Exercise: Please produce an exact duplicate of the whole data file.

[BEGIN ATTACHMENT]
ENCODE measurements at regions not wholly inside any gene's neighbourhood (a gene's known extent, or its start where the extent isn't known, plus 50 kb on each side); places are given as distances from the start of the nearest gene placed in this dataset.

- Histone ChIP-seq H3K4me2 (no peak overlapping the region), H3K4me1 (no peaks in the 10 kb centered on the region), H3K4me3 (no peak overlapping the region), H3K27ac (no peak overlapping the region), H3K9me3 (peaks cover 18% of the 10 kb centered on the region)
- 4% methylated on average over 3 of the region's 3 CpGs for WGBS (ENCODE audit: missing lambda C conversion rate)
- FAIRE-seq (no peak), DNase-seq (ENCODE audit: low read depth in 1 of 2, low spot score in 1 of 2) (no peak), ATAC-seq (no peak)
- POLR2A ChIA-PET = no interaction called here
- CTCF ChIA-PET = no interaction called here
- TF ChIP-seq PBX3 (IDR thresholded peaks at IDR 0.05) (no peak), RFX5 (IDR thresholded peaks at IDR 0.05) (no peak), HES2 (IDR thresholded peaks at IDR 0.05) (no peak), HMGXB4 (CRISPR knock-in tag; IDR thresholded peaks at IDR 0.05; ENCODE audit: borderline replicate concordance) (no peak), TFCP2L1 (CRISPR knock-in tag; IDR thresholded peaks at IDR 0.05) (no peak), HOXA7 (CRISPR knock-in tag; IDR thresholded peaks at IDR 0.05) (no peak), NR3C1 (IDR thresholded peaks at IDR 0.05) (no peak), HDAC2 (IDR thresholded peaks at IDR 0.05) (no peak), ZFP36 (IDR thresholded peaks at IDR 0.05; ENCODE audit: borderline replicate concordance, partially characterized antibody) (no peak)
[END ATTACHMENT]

ENCODE measurements at regions not wholly inside any gene's neighbourhood (a gene's known extent, or its start where the extent isn't known, plus 50 kb on each side); places are given as distances from the start of the nearest gene placed in this dataset.

- Histone ChIP-seq H3K4me2 (no peak overlapping the region), H3K4me1 (no peaks in the 10 kb centered on the region), H3K4me3 (no peak overlapping the region), H3K27ac (no peak overlapping the region), H3K9me3 (peaks cover 18% of the 10 kb centered on the region)
- 4% methylated on average over 3 of the region's 3 CpGs for WGBS (ENCODE audit: missing lambda C conversion rate)
- FAIRE-seq (no peak), DNase-seq (ENCODE audit: low read depth in 1 of 2, low spot score in 1 of 2) (no peak), ATAC-seq (no peak)
- POLR2A ChIA-PET = no interaction called here
- CTCF ChIA-PET = no interaction called here
- TF ChIP-seq PBX3 (IDR thresholded peaks at IDR 0.05) (no peak), RFX5 (IDR thresholded peaks at IDR 0.05) (no peak), HES2 (IDR thresholded peaks at IDR 0.05) (no peak), HMGXB4 (CRISPR knock-in tag; IDR thresholded peaks at IDR 0.05; ENCODE audit: borderline replicate concordance) (no peak), TFCP2L1 (CRISPR knock-in tag; IDR thresholded peaks at IDR 0.05) (no peak), HOXA7 (CRISPR knock-in tag; IDR thresholded peaks at IDR 0.05) (no peak), NR3C1 (IDR thresholded peaks at IDR 0.05) (no peak), HDAC2 (IDR thresholded peaks at IDR 0.05) (no peak), ZFP36 (IDR thresholded peaks at IDR 0.05; ENCODE audit: borderline replicate concordance, partially characterized antibody) (no peak)